‘Corporate tax cut is the single biggest reform in the last two decades’3 min read . Updated: 10 Oct 2019, 11:28 PM IST
Assocham president B .K Goenka says the corporate tax cut would be a great catalyst to the Make in India programme for attracting foreign investment
NEW DELHI : B .K Goenka occupies a hot seat. As President of Assocham, he has the mandate of leading India’s oldest industry body to a position where it is seen as the thought-leader and champion of the corporate sector. It’s a 100-year-old body tied to its roots, and the challenge is to deal with the issues facing its nearly 4.5 lakh members drawn from various state-level industry bodies. With the experience of running the $3 billion Welspun Group and turning it into a successful global entity, Goenka is no stranger to challenges. Edited excerpts from an interview:
The recent cut in corporate tax rate and other economic sops have brought cheer to the industry. Is this enough?
The corporate tax cut is the single biggest reform in the last two decades and is no small achievement. Yes, there would be a time lag, but the impact would be huge. One should understand that when the effective rate of corporate tax is slashed by close to 10 percentage points in one go to 25.17%, it is a huge cut. For new manufacturing companies, this would be 17.01%. This is hugely competitive as compared to India’s closest manufacturing rivals like Vietnam, Indonesia and Bangladesh. I believe it would be a great catalyst to the Make in India programme for attracting foreign investment. The timing is also perfect as this comes at a time when key American companies are caught in a trade war with China and are looking at alternative global manufacturing bases.
So what are your priorities now?
Currently, most companies are operating at 75-76% capacity amidst slow consumer demand. The rate cut is bound to raise the margins of manufacturers and they, in turn, can pass on some of the benefits to the consumer, like Maruti has done recently by reducing prices over and above discounts. With consumer demand taken care of and investment climate destined to improve, the foundation is set. What we need now is to work on our labour and land reforms. Land is a state issue too and local politics in land acquisitions is a bottleneck. In case of labour, we do not believe in hire-and-fire policies but there has to be flexibility and relaxation of rules in case of workers employed with seasonal/export-oriented units.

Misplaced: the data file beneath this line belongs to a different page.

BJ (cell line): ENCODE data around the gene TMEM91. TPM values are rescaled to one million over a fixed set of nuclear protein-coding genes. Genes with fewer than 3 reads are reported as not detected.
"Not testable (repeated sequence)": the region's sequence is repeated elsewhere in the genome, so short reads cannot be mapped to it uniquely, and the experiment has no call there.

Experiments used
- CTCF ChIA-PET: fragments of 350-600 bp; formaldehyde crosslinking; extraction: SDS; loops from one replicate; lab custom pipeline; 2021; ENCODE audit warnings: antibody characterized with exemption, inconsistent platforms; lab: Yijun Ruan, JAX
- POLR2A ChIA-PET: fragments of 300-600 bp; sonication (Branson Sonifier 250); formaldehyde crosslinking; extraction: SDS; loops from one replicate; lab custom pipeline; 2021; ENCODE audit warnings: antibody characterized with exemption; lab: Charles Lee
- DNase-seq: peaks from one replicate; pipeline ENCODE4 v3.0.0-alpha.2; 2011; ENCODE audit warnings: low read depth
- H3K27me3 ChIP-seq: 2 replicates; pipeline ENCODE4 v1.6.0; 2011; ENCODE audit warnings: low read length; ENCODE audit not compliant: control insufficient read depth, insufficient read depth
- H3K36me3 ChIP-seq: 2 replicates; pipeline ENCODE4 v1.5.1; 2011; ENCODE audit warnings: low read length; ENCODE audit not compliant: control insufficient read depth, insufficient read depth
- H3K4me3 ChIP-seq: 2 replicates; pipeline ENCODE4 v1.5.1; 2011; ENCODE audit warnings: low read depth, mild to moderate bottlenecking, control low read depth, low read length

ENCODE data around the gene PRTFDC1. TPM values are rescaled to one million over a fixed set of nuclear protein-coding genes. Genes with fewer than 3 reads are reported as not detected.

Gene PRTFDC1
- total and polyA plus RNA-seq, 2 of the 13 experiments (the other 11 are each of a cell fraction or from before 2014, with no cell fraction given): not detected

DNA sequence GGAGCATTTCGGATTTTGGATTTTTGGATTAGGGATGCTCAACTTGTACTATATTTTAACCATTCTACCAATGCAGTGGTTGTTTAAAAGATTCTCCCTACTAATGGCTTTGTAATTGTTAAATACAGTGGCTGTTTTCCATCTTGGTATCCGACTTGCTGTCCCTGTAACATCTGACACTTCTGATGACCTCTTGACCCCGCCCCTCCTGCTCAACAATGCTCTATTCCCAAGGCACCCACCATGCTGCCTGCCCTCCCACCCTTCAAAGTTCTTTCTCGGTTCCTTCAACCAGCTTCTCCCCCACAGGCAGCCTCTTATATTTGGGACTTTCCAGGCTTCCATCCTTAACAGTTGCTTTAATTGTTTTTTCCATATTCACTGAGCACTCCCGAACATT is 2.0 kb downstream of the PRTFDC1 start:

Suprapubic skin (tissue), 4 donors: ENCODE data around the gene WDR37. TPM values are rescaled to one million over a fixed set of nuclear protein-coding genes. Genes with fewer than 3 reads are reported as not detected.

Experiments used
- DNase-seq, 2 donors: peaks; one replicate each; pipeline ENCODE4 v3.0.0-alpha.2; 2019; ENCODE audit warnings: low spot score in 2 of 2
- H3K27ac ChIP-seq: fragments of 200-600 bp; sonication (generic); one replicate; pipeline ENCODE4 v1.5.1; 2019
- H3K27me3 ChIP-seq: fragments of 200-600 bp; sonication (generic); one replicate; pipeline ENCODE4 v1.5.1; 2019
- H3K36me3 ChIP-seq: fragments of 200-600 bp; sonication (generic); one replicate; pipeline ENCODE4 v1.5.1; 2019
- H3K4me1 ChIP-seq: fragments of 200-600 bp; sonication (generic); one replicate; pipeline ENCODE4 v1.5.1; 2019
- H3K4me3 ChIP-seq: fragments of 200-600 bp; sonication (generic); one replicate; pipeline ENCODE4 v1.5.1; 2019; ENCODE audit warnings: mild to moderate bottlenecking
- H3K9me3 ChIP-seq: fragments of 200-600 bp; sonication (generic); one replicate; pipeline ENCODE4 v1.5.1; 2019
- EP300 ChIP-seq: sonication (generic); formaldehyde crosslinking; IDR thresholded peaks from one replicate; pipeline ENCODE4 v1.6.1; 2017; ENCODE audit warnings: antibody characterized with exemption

When do you expect the upswing in the economy coming in?
Even though the government is faced with a difficult fiscal position, we expect tax collections to pick up in the second half of the current fiscal. Besides, with a marked improvement in the stock market, the government should aggressively go for raising money through disinvestment. In fact, the finance minister has already indicated about it.
This time around, as reports suggest, we hope that the government does not restrict itself to divesting its minority stakes in a few blue-chip companies. Wherever possible, full ownership and strategic sale should be executed. Besides, for big -ticket and crucial disinvestment programme like Air India sale, things should move in a time-bound manner. All options, including sale of immovable assets, should be explored to raise money for economic revival. There are several PSU firms which are sitting on idle land even in the heart of big cities. That resource should be unlocked and used to uplift housing and real estate sector.
Once we see an improvement in the government’s fiscal position, we expect rate cuts in the personal income tax as well, leaving more money in the hands of consumers. And then, as growth picks up and the momentum gathers pace, along with pick up in tax collections, further rationalisation in GST rates would be a real possibility.
How much growth in GDP do you foresee in future?
There is a lead and lag effect of the various growth measures but things should roll and by end of Q3, we should see a GDP growth rate of over 6%. One should understand that the sentiment is now positive and if this perception continues, then we may end FY20 with a growth of 7%.
Coming to Assocham, where do you see the oldest industry body going from here?
We are a 100-year old body and all the biggest state-level chambers are our members. Today we have over 4.5 lakh members and most of them are from the MSME sector and we hope to act as a bridge between our members and the policymakers. As an industry body, we have to change with times and for this we need a crack team at the top to plan and execute decisions—which I have done by bringing new faces, besides reorganizing our internal divisions for better direction.